Are you a believer that pets are good for kids? We certainly are. We are blessed, or cursed some may say, to have enough space for a whole load of them. To date we have; four horses, six dogs, six cats, three guinea-pigs, two turtles, tank fish, pond fish, chickens, ducks, turkeys and geese. Oh and there are usually a few pigs roaming around too. You’d think that we live on a farm, if only! We do have a fair amount of space though. This mixed with an aversion to the word no, has led us to the menagerie that we have.
We really do love our animals. They are part of our core existence and the ethos in which we like to live our life. We genuinely feel that the benefits that we get from them as a family, especially the kids, hugely outweigh any negative factors…such as the HUGE feed bill every month! We see time and time again, the way they help our kids to develop and grow, and they are a constant source of examples to demonstrate certain things to the kids, in a way that they can relate to. Mix this with an endless source of fun, amusement and companionship and we really seem to be onto a winner!
One of our over-riding fears when we first ventured into parenthood, was that the kids would grow up hating animals (or be allergic to them!) I am relieved to say that, at this moment in time, it isn’t the case. They love our animals. Antihistimines deal with the rest!
Sometimes though, even our friends think we are mad, to have so many animals. But our animals really unite us as a family and serve to draw us closer together. In this series of blogs I want to demonstrate the positive benefits that I see each of our animals bring to the kids and the family as a whole. I am going to start with our dogs.
As I say, we have six dogs. Two of these are working police dogs; Vic is a general purpose police dog – he bites and tracks and finds property. Diesel is a drugs dog – he finds drugs and weapons and cash. Alas he has never found us any of the latter. We then have four pet dogs; Locke is a retired police dog. Sophie is a failed police drugs dog – she could find drugs, and cash, but couldn’t find weapons. She was required to do all three. Jack is a pet, just a loveable fluffball. Last, but not least, the youngster Buddy. He’s the rogue of the family.
What follows are the things that make me proud that our kids learn from our dogs. The lessons they learn, they can, and do, apply to life because they are able to see, feel and interact with them in such a way that the lessons become part of them. Whether they realise it or not.
Physical fitness – as a family, we take the dogs for at least two walks a day. It doesn’t only provide us with exercise, but more importantly, it’s a chance for us and the dogs to let of steam, run around, play and have fun. The kids really look forward to the walks and they’re an integral part of our day. Of course it also means that the kids are out, whatever the weather, and not stuck in front of the TV.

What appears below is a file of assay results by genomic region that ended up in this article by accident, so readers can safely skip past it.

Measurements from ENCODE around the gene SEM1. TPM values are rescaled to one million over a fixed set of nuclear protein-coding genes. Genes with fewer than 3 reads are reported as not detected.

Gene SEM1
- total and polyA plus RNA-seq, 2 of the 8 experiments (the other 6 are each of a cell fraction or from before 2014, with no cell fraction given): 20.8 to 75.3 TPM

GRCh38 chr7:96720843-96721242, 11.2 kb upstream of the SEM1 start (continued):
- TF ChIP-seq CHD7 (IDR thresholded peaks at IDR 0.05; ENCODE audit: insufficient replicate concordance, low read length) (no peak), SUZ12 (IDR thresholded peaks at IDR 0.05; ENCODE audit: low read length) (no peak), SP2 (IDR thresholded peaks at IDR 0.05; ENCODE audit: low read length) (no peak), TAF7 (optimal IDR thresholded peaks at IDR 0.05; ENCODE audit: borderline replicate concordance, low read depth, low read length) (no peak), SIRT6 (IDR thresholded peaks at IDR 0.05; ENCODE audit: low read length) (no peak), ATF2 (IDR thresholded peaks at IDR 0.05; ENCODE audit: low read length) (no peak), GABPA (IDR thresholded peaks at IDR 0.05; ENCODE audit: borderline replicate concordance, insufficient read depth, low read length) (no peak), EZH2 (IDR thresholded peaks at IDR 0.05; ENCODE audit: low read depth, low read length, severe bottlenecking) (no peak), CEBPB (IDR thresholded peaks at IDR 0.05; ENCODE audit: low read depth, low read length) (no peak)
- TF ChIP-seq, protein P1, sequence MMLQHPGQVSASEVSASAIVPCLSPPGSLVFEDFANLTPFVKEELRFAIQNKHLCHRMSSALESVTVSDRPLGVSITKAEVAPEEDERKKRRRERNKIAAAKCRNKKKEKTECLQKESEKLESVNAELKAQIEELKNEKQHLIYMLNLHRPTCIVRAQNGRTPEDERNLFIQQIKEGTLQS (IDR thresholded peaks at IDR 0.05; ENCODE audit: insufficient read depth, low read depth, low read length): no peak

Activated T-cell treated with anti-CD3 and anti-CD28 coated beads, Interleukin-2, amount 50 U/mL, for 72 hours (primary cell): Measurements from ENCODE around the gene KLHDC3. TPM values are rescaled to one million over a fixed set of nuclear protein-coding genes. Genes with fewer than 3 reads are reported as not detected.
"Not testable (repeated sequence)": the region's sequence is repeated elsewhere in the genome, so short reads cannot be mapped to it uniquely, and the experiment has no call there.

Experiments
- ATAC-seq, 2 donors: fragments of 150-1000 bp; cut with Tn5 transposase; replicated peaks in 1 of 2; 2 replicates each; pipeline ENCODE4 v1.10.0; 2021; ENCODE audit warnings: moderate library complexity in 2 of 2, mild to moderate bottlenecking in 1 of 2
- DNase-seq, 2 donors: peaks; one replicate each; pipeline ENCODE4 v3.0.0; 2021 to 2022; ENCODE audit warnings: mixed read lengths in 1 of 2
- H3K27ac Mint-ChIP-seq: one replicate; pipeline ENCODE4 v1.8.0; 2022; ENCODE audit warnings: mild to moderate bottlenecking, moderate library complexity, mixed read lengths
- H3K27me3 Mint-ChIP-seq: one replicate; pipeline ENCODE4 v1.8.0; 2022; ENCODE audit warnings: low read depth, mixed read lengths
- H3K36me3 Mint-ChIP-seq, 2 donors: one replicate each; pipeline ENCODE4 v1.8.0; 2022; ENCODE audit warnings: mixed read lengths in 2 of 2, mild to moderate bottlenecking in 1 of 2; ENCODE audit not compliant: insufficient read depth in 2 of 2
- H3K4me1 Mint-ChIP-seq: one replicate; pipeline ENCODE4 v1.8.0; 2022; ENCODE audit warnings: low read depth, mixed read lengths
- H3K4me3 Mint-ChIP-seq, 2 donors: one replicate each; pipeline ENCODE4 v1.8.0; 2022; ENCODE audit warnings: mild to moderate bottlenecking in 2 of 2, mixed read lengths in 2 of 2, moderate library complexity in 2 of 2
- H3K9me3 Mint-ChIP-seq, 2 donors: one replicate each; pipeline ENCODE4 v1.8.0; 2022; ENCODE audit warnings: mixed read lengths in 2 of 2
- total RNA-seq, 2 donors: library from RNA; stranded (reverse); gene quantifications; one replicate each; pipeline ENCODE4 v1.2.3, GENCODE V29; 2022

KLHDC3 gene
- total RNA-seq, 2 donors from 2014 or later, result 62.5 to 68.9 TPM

Bonding – the time we’re walking the dogs is a real chance for us to bond as a family. It’s a space for us to chat, laugh and catch up on the day we’ve had. The dogs don’t care what we’re chatting about, they just love to be included.
Respect – the kids have really started to learn respect for the dogs. They see them as friends, but especially with the police dogs, have seen the power that they have. They have been quick to realise not to take this for granted, but to treat their friends with the respect and courtesy they deserve and, in return, they get unwavering loyalty. A lesson for all of us.
Personal space – the kids have a huge awareness for personal space. They seem to know when enough is enough. If the dogs are sleeping, or have put themselves away, you leave them be. They’ve earned their rest. They have seen that if they badger the dogs, they soon lose interest in playing with them. In return, if they’re busy they expect the dogs to leave them be.
Fun – there’s nothing quite like playing with the dogs. Their boundless energy and love for life has the kids, and us in turn, in fits of giggles as they leap for the ball, or chase their tail. It teaches them to love life.
Good behaviour – the kids see that the dogs don’t get what they want by being pushy, or rude, or aggressive. Instead they see that by behaving well they get praise and to play and have treats. They are starting to realise that this works for them too!
Responsibility – the kids argue over who gets to feed the dogs, walk the dogs, groom the dogs, wash the dogs. They seem to appreciate that with the fun, comes the work and the care and they treat this with equal vigour.
Loss – at some point, sadly, we will start to lose the dogs. Most of them are getting on now. We have spoken to the kids about this, but nothing can quite prepare you for that huge sense of loss. It does however give us a platform to explore death with the kids and how to manage grief and loss. Something that we can’t avoid in life.
Selfless love – our dogs have the biggest capacity for love. They demonstrate this in their unwavering loyalty to us and the kids, and they ask for little in return. They are always there for a hug and a play. There is little that beats the sight and sound, of our kids using the dogs as a pillow, when they are watching the TV or something, the contented sigh that they both release never fails but to warm my heart.
Our dogs never get caught up in the insignificant stuff. They are never too busy, or anxious, or stressed to play or lend an ear. Their time is yours, their love is yours. It is never doubted or hidden with an angry word. The dogs are always happy to see us, they are also very forgiving. Their loyalty really knows no bounds.
This is why sometimes I think the dogs are better parents than me. You see, it’s not only the kids that need to learn from the dogs. Sometimes, just sometimes I could do with taking a leaf out of their book….couldn’t we all.